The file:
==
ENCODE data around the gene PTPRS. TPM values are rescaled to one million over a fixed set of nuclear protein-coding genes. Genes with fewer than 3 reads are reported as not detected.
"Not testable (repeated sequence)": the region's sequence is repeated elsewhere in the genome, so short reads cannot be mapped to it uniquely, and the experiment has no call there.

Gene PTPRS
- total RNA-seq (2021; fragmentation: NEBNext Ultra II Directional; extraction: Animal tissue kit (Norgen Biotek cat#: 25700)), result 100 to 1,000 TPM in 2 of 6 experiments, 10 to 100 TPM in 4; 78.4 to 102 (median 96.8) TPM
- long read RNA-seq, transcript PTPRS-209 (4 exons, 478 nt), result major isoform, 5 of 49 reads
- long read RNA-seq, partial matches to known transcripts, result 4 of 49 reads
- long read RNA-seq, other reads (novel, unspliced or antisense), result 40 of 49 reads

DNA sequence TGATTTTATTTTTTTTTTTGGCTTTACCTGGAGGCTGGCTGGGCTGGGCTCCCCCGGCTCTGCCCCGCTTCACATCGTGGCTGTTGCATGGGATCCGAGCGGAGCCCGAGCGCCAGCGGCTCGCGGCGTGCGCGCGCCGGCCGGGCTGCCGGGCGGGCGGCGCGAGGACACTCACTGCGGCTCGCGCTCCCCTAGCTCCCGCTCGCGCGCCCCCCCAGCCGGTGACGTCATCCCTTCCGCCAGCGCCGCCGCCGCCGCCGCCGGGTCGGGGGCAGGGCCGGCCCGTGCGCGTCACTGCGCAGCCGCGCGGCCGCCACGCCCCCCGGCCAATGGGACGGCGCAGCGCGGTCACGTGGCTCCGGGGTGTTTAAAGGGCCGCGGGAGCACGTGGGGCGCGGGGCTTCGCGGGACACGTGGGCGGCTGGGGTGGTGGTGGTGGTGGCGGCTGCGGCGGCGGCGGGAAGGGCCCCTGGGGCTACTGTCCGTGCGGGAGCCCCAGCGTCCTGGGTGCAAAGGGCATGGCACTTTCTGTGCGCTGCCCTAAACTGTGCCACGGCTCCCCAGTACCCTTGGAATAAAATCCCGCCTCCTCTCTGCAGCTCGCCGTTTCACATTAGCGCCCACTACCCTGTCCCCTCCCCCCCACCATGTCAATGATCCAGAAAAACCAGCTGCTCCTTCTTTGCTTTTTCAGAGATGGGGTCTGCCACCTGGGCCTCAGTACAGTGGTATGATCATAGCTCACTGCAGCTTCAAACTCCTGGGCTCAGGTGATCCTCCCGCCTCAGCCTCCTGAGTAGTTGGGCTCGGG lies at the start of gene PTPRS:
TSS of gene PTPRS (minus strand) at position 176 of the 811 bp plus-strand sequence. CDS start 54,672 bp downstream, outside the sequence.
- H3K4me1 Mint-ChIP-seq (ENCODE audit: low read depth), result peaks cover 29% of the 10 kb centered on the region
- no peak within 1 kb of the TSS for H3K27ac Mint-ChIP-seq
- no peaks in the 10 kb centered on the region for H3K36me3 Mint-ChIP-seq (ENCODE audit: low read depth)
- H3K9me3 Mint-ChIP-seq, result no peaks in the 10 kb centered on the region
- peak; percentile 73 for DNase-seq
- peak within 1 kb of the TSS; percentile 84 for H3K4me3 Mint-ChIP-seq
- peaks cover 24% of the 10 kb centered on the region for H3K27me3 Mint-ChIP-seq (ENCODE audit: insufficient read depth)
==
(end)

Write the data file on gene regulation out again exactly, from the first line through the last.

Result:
ENCODE data around the gene PTPRS. TPM values are rescaled to one million over a fixed set of nuclear protein-coding genes. Genes with fewer than 3 reads are reported as not detected.
"Not testable (repeated sequence)": the region's sequence is repeated elsewhere in the genome, so short reads cannot be mapped to it uniquely, and the experiment has no call there.

Gene PTPRS
- total RNA-seq (2021; fragmentation: NEBNext Ultra II Directional; extraction: Animal tissue kit (Norgen Biotek cat#: 25700)), result 100 to 1,000 TPM in 2 of 6 experiments, 10 to 100 TPM in 4; 78.4 to 102 (median 96.8) TPM
- long read RNA-seq, transcript PTPRS-209 (4 exons, 478 nt), result major isoform, 5 of 49 reads
- long read RNA-seq, partial matches to known transcripts, result 4 of 49 reads
- long read RNA-seq, other reads (novel, unspliced or antisense), result 40 of 49 reads

DNA sequence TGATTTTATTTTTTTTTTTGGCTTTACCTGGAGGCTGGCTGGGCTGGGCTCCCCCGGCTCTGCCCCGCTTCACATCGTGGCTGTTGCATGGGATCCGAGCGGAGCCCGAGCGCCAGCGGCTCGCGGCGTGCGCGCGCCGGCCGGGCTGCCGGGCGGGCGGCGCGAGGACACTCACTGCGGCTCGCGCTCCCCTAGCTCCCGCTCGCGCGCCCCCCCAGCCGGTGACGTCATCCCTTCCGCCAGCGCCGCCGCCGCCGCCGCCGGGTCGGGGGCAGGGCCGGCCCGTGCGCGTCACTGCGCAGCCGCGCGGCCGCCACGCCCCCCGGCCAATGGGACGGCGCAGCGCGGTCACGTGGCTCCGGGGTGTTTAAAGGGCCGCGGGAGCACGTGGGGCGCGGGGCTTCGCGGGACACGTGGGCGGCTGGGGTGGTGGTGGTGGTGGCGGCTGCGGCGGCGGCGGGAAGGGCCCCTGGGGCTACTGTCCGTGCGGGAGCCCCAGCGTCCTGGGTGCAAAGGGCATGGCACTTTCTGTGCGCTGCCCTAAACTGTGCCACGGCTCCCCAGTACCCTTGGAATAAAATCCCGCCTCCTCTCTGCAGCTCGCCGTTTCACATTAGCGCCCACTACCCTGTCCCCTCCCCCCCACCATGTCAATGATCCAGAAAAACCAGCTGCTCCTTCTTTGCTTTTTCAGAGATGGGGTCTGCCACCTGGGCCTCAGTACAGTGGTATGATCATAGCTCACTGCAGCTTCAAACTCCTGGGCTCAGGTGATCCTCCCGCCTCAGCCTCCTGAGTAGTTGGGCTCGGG lies at the start of gene PTPRS:
TSS of gene PTPRS (minus strand) at position 176 of the 811 bp plus-strand sequence. CDS start 54,672 bp downstream, outside the sequence.
- H3K4me1 Mint-ChIP-seq (ENCODE audit: low read depth), result peaks cover 29% of the 10 kb centered on the region
- no peak within 1 kb of the TSS for H3K27ac Mint-ChIP-seq
- no peaks in the 10 kb centered on the region for H3K36me3 Mint-ChIP-seq (ENCODE audit: low read depth)
- H3K9me3 Mint-ChIP-seq, result no peaks in the 10 kb centered on the region
- peak; percentile 73 for DNase-seq
- peak within 1 kb of the TSS; percentile 84 for H3K4me3 Mint-ChIP-seq
- peaks cover 24% of the 10 kb centered on the region for H3K27me3 Mint-ChIP-seq (ENCODE audit: insufficient read depth)